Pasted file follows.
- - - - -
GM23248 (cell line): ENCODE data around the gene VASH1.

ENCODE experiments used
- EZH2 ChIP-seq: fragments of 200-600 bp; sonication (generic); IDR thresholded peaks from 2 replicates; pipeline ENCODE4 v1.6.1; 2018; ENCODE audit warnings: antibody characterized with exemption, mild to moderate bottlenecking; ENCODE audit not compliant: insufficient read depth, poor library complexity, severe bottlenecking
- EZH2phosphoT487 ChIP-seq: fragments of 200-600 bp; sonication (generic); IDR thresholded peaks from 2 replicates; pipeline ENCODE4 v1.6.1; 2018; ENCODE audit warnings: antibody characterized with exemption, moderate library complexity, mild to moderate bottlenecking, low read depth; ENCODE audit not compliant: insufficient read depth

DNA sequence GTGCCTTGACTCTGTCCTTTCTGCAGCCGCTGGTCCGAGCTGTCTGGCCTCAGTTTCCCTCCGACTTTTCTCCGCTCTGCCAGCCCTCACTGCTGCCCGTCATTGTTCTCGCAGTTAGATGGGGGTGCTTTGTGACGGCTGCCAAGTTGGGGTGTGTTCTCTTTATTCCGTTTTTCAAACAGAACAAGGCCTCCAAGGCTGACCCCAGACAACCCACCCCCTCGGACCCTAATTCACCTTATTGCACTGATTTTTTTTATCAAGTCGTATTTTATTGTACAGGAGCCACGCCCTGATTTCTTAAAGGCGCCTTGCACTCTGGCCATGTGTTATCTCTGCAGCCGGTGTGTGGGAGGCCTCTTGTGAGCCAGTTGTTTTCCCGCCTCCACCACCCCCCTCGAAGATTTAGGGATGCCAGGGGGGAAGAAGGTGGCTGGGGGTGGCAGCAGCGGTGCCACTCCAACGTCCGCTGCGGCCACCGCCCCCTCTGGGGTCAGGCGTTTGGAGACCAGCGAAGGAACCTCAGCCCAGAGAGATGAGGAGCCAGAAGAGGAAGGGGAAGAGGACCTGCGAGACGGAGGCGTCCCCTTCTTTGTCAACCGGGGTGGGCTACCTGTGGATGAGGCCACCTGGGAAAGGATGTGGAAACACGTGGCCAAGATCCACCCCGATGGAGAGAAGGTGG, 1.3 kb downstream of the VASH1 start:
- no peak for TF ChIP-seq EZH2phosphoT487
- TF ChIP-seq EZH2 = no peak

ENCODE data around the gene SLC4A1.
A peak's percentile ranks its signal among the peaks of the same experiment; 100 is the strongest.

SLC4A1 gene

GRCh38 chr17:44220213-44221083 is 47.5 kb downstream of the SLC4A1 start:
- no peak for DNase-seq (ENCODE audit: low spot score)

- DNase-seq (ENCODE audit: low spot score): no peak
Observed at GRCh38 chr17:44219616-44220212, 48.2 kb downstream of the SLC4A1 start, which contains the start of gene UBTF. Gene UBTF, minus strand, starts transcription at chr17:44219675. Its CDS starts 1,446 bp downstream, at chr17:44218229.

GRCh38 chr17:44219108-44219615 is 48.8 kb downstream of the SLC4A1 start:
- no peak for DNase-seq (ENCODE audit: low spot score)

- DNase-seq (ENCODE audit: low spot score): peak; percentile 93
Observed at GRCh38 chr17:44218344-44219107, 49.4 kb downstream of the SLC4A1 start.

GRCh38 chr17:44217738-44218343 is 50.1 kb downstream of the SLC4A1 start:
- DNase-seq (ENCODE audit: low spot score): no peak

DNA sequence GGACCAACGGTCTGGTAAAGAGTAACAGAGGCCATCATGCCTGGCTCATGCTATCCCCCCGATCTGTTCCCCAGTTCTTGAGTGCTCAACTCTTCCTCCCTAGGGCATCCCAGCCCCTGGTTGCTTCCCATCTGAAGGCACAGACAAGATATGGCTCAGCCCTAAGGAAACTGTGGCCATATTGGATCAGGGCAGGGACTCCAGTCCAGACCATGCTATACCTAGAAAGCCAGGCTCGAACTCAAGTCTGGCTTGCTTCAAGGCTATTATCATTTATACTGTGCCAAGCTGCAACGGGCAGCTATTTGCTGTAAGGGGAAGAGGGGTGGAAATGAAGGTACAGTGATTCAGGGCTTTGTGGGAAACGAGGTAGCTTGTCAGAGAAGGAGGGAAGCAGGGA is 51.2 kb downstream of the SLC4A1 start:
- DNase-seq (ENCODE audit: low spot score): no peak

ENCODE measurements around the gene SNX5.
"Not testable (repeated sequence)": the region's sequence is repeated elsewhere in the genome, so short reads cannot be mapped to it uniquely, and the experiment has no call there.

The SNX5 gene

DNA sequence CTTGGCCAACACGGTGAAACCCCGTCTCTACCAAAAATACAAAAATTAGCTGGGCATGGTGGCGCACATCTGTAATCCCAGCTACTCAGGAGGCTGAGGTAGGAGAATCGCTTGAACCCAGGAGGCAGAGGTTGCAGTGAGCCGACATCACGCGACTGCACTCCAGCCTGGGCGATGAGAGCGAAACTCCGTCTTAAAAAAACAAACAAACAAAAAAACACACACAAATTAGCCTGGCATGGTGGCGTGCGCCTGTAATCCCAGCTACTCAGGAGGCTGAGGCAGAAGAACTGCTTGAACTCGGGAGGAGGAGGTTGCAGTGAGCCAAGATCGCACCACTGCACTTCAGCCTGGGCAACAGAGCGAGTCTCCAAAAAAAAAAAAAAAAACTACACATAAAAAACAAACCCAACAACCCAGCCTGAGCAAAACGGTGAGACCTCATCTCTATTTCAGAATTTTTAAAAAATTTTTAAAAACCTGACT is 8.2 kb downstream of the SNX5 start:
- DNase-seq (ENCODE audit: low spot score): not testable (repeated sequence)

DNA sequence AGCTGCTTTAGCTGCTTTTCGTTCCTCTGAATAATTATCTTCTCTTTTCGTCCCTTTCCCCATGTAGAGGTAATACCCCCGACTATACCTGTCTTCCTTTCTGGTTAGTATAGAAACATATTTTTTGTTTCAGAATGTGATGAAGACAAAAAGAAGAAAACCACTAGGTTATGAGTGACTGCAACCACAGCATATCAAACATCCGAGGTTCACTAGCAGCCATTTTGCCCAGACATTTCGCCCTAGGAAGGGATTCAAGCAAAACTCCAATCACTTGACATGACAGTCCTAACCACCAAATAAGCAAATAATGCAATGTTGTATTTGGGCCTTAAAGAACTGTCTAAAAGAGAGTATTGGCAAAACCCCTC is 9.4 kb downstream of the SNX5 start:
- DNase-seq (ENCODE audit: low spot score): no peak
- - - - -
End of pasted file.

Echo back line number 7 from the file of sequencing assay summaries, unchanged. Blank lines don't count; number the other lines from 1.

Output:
- TF ChIP-seq EZH2 = no peak